Quantum computing is a new computational technology at the intersection of quantum physics and computer science [1]. A Quantum Computer (QC) is a device that makes direct use of quantummechanical phenomena of superposition and entanglement to perform operations on data, which is encoded in qubits. A qubit [2] is any welldefined, twolevel quantumsystem which constitutes the basic computation unit of a QC.
Quantumcomputing is interesting because of its potential to provide at least a polynomial speedup over classical computing for many classes of practical problems, and an exponential speedup for particular problems such as integer factorization [3]. Massive parallelism is fundamentally embedded in QC through the underlying quantum mechanical principles.
Why Now?
Developments in Quantum mechanics, a field of modern physics that predates 1900, enabled the development of the first transistor in 1947 at Bell Labs by Bardeen, Brattain and Shockley [4]. This led to the development of the first integrated circuit in 1958 [5], followed by tremendous progress in computer technology followed with the number of transistors doubling roughly every 1.5 years.
This phenomenon, captured popularly as Moore’s law has lasted well into this decade with the attendant increase in computational power of classical computing technology. Technical and attendant economic challenges limit further advancements, as physical dimensions of transistors approach 5 nanometers around the year 2021, leading to the disbandment of the International Technology Roadmap for Semiconductors [6,7] in 2016 [8].
In this historical backdrop, Quantum computers have been advancing in their computational capability expressed in the number of qubits. In a remarkable parallel to Moore’s law, the number of qubits in a QC has been doubling roughly every 1.5 years.
The Technology
The technology is still in an early stage of development. The current focus is on basic research, quantumcomputing hardware, and quantumcomputing algorithms. The first quantum computers (quantum annealing computers and gatebased quantum machines) are currently being tested in laboratories and large corporations. Unsurprisingly, the interest of investors and the big corporate players in this topic has grown significantly in recent years due to the rapid progress in this field.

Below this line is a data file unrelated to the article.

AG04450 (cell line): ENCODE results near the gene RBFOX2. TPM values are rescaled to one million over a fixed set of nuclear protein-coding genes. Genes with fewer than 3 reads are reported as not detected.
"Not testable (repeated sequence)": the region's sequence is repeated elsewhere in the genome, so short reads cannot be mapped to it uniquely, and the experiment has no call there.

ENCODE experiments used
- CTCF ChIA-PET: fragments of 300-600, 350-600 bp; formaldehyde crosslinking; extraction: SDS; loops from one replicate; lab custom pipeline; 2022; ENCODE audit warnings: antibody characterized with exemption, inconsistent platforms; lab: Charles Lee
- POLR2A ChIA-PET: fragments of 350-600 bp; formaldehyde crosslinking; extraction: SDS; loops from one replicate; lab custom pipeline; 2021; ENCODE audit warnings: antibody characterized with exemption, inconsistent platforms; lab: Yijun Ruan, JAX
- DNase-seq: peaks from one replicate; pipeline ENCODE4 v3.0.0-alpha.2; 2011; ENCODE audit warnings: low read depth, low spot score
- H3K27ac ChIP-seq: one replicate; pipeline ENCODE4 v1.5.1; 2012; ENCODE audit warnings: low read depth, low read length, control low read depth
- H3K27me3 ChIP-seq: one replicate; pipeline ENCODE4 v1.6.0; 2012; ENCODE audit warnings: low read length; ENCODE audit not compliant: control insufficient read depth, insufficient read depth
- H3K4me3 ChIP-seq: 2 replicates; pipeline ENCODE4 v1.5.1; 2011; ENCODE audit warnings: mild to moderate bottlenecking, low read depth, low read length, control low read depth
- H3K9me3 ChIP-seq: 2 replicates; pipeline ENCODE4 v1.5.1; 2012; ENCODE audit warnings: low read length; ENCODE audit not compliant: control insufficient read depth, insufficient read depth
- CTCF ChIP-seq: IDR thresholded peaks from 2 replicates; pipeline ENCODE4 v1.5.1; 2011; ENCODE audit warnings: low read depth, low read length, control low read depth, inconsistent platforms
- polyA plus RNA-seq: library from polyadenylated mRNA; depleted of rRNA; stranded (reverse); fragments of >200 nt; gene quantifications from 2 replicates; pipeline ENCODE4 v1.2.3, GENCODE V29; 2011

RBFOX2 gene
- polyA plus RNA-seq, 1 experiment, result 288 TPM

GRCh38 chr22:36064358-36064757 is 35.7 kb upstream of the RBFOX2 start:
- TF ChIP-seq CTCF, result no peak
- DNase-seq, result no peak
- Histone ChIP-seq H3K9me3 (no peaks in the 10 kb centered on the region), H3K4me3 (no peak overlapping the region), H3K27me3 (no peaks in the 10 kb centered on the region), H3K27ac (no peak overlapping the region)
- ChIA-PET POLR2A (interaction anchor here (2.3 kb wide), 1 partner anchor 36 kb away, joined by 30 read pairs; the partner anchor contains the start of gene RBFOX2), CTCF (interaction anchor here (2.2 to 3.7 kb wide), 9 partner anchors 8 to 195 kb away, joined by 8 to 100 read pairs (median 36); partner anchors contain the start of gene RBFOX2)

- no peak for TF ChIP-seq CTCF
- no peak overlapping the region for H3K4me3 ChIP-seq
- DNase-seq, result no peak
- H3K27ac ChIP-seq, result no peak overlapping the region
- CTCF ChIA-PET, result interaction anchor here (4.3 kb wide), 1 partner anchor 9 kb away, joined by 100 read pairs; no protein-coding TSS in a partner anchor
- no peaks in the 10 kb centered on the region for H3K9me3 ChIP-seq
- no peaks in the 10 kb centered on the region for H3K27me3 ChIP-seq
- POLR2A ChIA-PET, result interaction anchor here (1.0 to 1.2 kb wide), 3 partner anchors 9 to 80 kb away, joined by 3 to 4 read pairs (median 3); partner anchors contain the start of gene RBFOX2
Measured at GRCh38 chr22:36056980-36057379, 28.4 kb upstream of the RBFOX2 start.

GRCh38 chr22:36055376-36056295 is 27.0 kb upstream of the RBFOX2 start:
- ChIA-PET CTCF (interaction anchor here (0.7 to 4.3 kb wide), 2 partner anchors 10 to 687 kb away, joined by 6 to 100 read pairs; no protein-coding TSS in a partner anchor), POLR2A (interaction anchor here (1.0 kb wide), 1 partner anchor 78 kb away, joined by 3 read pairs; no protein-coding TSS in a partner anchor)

Challenges
Several major technical and conceptual challenges need to be overcome to realize a practical, generalpurpose QC. Increasing the number of basic quantumcomputational units (called qubits), while keeping or extending their coherencetime (useful time) and their interconnectivity, poses a substantial challenge at this time, with no clear lines of attack.
Experts currently guesstimate that it will take more than 10 years for a generalpurpose Quantum Computer to become available (beyond 2025).
Quantum Computing at SAP
SAP’s enterprise software solutions require highperformance database operations and efficient solution of complex, exponential timecomplexity [9] combinatorial optimization problems [10], both of which can potentially be accelerated by Quantum Computing. While we expect classical (inmemory) architectures to remain the major computational paradigm in the next decade, Quantum Computing may have a direct impact on SAP’s future due to its potential as noted above.
In the meantime, specialpurpose Quantum Computers may be able to solve specific computational problems faster than the best classical computers. SAP, therefore, continues to explore this potential to determine if we can leverage the technology to create significant value for our customers before the first generalpurpose QuantumComputer is realized.